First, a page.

Zakat isn’t just an Islamic ritual


Generally speaking, Zakat is a form of almsgiving, but for Muslims, it carries a different meaning and essence.

Literally meaning “purify” – Zakat – refers to purification of wealth and soul, alike. Though the alms can be paid in any part of the year, importance of Zakat rises significantly in the fasting month of Ramzan, when Muslims believe that rewards for good deeds are multiplied 70 times by Allah, unlike 10 times during the rest of the year.

In the five basic tenets of Islam, Zakat is obligatory, next to Salat (prayers). In Quran, Zakat alongside Salat finds mention in 30 verses, while it was first revealed in Surah Al-Muzzammil (Chapter 73: Verse 20).

Zakat has to be paid annually on the net balance of assets after spending on necessities and even taxes. Tax cannot be equated with Zakat in which rewards are supposed to be divine. In the five basic tenets of Islam, Zakat is obligatory, next to Salat (prayers).

Every Muslim, who at the end of Islamic calendar year – the Hijri – possesses the equivalent of 85 grams of gold or more in cash or articles of trade, is bound to pay Zakat at the prescribed minimum of 2.5 per cent.

Quran classifies the eligible recipients of the alms under eight categories.

Allah says in Surah Tauba(9:60):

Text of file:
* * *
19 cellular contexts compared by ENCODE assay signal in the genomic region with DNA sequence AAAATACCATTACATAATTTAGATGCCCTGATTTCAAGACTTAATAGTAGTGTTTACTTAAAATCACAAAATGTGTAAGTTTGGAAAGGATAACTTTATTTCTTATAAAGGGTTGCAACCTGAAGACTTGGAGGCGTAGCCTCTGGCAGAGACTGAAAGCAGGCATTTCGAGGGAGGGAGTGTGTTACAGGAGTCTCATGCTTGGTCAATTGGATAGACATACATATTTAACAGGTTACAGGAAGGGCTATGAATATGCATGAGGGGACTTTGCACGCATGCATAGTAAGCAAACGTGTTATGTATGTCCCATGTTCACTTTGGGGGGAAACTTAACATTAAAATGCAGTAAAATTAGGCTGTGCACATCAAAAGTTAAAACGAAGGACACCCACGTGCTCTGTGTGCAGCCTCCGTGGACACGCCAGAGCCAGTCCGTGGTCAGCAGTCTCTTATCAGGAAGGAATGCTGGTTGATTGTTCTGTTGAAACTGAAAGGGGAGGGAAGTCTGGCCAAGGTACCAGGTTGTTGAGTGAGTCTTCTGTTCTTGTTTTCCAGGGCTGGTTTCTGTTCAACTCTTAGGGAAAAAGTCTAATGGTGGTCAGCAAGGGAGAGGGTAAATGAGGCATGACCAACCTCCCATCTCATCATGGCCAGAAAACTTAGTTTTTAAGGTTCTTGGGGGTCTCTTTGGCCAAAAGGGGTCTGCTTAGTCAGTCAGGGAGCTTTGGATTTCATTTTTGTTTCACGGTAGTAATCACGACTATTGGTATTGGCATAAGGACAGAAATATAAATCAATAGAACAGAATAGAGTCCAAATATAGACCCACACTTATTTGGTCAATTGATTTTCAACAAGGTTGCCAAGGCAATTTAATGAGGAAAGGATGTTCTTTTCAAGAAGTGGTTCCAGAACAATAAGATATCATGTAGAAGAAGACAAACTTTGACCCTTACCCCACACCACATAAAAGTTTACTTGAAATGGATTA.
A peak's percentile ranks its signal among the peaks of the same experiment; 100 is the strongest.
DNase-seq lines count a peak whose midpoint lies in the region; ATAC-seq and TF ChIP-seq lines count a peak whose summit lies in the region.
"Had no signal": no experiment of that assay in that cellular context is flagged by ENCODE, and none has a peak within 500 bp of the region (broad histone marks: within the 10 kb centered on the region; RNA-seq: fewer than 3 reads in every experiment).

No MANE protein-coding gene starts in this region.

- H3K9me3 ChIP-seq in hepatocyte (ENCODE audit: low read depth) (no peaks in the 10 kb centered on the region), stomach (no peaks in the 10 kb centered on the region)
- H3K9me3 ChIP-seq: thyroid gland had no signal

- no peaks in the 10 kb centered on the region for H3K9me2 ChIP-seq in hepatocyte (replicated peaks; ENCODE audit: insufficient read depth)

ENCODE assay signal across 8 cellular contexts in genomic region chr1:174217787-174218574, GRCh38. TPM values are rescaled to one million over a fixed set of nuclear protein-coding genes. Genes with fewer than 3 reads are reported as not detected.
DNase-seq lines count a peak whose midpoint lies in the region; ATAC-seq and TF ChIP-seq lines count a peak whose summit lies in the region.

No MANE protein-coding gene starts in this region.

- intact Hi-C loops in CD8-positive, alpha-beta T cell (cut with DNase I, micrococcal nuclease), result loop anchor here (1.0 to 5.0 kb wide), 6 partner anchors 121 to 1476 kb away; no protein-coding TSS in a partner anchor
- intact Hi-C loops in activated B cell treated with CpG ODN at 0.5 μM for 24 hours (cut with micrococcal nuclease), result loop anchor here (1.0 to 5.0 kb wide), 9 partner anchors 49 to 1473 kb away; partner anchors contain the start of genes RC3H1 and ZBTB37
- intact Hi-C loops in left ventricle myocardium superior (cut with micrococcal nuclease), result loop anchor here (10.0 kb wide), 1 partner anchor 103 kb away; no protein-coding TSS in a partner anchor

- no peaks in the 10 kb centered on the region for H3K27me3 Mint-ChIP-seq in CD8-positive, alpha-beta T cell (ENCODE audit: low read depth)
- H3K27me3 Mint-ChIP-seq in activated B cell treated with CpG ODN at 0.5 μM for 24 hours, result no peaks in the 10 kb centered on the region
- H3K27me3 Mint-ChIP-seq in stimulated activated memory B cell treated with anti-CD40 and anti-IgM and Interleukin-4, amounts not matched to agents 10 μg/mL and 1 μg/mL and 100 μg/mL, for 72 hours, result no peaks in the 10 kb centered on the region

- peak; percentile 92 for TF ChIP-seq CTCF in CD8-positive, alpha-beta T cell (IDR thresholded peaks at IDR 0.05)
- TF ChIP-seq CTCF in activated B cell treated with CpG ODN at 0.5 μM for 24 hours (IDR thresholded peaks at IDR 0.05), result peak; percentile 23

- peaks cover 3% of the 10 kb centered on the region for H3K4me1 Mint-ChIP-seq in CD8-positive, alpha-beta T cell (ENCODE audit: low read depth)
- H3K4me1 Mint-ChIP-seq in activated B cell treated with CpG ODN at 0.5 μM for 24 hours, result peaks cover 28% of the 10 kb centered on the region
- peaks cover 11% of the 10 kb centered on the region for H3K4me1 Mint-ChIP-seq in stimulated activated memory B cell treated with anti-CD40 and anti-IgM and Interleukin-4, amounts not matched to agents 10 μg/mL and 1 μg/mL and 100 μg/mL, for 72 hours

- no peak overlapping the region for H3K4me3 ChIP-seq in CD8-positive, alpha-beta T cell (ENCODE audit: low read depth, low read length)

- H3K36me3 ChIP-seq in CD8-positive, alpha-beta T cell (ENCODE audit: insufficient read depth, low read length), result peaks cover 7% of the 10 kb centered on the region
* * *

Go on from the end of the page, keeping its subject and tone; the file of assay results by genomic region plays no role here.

“Zakat is for the poor, and the needy and those who are employed to administer and collect it, and the new converts, and for those who are in bondage, and in debt and service of the cause of God, and for the wayfarers, a duty ordained by God, and God is the All-Knowing, the Wise.”

While on one hand, this almsgiving aspires for spiritual purification, on the other, it practically aims at eradication of poverty, a global challenge.

Though Muslims generally tend to pay Zakat during Ramzan, most of us end up paying less, something which contradicts the essence of purity. Once something becomes impure, the percentage rarely matters. A drop of urine is enough to leave a water tank unfit for consumption.

So those who believe in Islam must believe in Zakat, much the way they believe in the life hereafter.

In a Tirmidhi Hadith, Prophet Muhammad said: “The believer’s shade on the Day of Resurrection will be his charity.”

Otherwise, Quran has announced painful punishment for the offenders.

In Surah Tauba(9, 34-35), Allah says:

“Those who lay up treasures of gold and silver and spend them not in the way of God; give them the news of a painful punishment, on the Day when that (wealth) will be heated in hellfire, and their foreheads and their sides and their backs branded therewith: This is the treasure which you laid up for yourselves! Taste, then, your hoarded treasure!”

So there’s a choice for those who believe in it.


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